Being one of the oldest dog breeds in the world, the Norwegian Elkhound dog breed has archeological remains which verify its existence from as long ago as 6,000 years ago. The dog had a variety of different jobs in its native Norway, which included herding, hunting game and guarding. The Norwegian Elkhound is a breed recognized by the American Kennel Club, the United Kennel Club and the Kennel Club of Great Britain. The Grey Norwegian Elkhound is born black in color, but within a matter of weeks the coat becomes gray colored with varying shades of light silver and black over different parts of the body. If the dog shows any base or overall coat color other than gray, it is grounds for being penalized and disqualified from the show ring.



The Federation Cynologique Internationale is the entity which provides registration for the breed; however, it also recognizes another separate breed, with a coat coloring entirely black. There is not a lot of information known about the black breed, and it is actually rare to see the dog outside of Scandinavia. The black cousin is not as old as its gray counterpart, the breed first showed up around the early 1800's, in Norway. Like the gray version, the black variety is a descendant of the Spitz breed which was used for a variety of jobs including guarding, herding and hunting. The black version is a smaller dog, but more agile; due to the dog being black in color they are easier to spot in the snowy Norwegian landscape.



The Black Elkhound is a hunter by nature and at heart; most often used as a companion when hunting for large game. The dog excels at hunting and tracking, being an adept problem solver in many different situations. The Black Elkhound however, does not make an ideal family pet for those who do not enjoy being in the great outdoors and hunting; however, the dog does form tight bonds with his or her master and is a loving and loyal companion. The breed does encounter problems with other dogs if not properly socialized at a young age, so this is important to bear in mind before bringing the dog into a home with other pets.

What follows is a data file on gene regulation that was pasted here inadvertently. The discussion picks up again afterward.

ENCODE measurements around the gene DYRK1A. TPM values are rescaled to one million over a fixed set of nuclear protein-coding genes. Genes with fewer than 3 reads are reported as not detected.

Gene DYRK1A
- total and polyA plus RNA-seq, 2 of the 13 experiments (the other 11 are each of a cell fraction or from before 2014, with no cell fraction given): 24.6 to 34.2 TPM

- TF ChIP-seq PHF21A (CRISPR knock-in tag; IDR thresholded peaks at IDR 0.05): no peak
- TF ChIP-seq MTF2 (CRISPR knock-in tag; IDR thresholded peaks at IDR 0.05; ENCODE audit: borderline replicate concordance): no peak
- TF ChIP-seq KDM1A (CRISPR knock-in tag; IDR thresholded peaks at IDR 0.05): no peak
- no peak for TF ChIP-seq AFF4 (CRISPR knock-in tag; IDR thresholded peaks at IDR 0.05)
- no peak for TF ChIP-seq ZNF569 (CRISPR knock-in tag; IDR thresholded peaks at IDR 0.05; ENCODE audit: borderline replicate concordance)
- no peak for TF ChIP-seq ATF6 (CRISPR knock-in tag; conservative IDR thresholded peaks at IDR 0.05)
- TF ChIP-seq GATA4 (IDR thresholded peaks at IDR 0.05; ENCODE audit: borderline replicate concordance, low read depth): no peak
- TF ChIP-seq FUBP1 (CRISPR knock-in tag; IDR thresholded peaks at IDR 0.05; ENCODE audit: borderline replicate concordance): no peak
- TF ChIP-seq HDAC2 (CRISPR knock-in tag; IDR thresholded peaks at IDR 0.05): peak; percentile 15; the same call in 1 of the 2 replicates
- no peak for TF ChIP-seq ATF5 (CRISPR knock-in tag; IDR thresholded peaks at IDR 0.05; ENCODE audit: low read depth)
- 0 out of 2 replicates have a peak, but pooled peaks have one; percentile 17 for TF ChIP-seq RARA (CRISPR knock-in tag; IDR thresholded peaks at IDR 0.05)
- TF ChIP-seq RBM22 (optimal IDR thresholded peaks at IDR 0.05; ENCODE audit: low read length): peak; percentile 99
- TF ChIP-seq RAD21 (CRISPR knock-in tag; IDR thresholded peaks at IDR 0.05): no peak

Though smaller in structure than a Grey Elkhound, the Black Elkhound is a strong and powerful dog, with a tenacious temperament and strong personality. The dog is actually more determined and strong-minded than its grey cousin, with a high level of intelligence. Some dog experts believe the Black Elkhound is not an ideal pet for a first-time dog owner because it can be a difficult breed to train without consistent firmness and experience. Due to the dog being very smart, a potential owner needs to have a firm grasp of the proper training techniques required to train the dog. A majority of the dogs in the Elkhound family do well when enrolled in an obedience class at an early age. Another consequence of owning a dog of this intelligence level is that the dog requires constant stimulation. This breed is by no means suited for indoor living and craves being in the outdoors, exploring the rugged terrain doing what they love so much.

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Pet Dog Kennel

Pet Dog Kennel


This article is part of the Norwegian Elkhound collection on GreatDogSite, the web's best resource for information on dogs.

pet dog kennel: Pet Dog Kennel

pet dog kennel: Pet Dog Kennel

Article Source: www.articlesnatch.com